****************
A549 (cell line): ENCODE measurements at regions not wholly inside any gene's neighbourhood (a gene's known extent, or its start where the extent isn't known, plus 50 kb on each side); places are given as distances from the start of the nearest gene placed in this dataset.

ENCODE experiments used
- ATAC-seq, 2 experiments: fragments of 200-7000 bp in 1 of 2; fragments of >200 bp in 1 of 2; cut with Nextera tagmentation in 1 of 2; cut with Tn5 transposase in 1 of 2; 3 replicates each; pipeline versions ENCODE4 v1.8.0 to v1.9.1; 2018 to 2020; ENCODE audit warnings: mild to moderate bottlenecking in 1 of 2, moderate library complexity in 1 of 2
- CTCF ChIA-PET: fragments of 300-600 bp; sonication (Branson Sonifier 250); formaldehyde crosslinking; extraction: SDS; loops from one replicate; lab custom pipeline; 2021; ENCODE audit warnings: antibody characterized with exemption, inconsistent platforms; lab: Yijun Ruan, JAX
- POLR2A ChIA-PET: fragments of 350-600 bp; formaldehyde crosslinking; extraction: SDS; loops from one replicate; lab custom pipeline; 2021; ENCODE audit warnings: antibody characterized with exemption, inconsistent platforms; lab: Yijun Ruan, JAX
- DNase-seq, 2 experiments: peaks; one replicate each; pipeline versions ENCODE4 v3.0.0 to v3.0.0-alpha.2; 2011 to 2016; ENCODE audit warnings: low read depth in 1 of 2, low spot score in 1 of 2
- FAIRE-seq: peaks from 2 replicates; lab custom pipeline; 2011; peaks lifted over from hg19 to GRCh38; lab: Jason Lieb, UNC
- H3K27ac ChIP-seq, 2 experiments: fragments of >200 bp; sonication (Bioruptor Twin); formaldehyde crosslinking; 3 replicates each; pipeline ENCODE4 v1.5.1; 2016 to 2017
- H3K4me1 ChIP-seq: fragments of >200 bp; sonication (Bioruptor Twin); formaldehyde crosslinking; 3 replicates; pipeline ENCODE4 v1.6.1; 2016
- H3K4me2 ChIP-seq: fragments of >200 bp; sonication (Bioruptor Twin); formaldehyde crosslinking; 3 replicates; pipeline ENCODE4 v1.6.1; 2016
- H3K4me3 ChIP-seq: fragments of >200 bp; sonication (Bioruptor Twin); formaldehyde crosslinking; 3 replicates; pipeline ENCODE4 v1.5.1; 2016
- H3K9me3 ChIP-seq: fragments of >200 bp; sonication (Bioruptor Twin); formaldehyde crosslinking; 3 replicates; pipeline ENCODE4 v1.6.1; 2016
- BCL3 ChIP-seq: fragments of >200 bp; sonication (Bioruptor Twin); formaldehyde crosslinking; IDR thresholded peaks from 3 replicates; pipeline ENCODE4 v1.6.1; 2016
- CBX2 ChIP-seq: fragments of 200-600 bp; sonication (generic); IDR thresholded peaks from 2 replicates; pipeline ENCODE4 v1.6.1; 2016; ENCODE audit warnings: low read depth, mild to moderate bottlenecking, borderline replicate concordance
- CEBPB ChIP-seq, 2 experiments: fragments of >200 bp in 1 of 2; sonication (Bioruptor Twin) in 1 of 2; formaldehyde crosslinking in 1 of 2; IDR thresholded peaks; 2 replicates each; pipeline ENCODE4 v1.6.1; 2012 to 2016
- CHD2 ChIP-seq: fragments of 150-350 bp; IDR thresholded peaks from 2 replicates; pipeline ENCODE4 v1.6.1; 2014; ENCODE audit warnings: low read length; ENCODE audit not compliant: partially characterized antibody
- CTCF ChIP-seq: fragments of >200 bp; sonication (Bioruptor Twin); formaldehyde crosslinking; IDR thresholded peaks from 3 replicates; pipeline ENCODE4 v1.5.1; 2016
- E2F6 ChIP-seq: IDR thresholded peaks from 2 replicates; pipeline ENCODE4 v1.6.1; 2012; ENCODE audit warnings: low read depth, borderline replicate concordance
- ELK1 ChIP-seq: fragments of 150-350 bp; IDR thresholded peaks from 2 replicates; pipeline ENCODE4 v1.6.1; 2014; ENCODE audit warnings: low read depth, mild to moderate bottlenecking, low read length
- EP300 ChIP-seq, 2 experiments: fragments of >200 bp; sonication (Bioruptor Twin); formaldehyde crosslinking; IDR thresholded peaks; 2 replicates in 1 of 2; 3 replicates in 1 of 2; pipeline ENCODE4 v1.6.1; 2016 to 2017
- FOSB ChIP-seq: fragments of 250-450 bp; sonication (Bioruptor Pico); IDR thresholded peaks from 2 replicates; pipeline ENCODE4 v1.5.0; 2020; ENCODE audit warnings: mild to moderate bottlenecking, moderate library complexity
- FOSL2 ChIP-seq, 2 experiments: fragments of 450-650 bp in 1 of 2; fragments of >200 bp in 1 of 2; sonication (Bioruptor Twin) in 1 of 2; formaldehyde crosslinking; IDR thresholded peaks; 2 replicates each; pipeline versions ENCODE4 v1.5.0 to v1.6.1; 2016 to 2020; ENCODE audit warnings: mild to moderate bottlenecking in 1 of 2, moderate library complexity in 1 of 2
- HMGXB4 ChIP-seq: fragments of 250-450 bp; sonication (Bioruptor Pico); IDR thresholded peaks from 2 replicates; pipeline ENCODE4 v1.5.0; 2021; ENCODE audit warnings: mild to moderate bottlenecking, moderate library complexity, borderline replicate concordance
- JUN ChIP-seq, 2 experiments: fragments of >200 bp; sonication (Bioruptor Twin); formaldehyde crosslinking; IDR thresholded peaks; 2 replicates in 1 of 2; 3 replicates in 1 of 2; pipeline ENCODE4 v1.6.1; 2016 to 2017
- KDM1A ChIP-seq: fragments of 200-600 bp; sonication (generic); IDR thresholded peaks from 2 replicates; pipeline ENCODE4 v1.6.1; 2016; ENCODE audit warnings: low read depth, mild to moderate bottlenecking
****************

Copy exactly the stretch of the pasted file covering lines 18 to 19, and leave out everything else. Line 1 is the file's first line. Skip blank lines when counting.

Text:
- E2F6 ChIP-seq: IDR thresholded peaks from 2 replicates; pipeline ENCODE4 v1.6.1; 2012; ENCODE audit warnings: low read depth, borderline replicate concordance
- ELK1 ChIP-seq: fragments of 150-350 bp; IDR thresholded peaks from 2 replicates; pipeline ENCODE4 v1.6.1; 2014; ENCODE audit warnings: low read depth, mild to moderate bottlenecking, low read length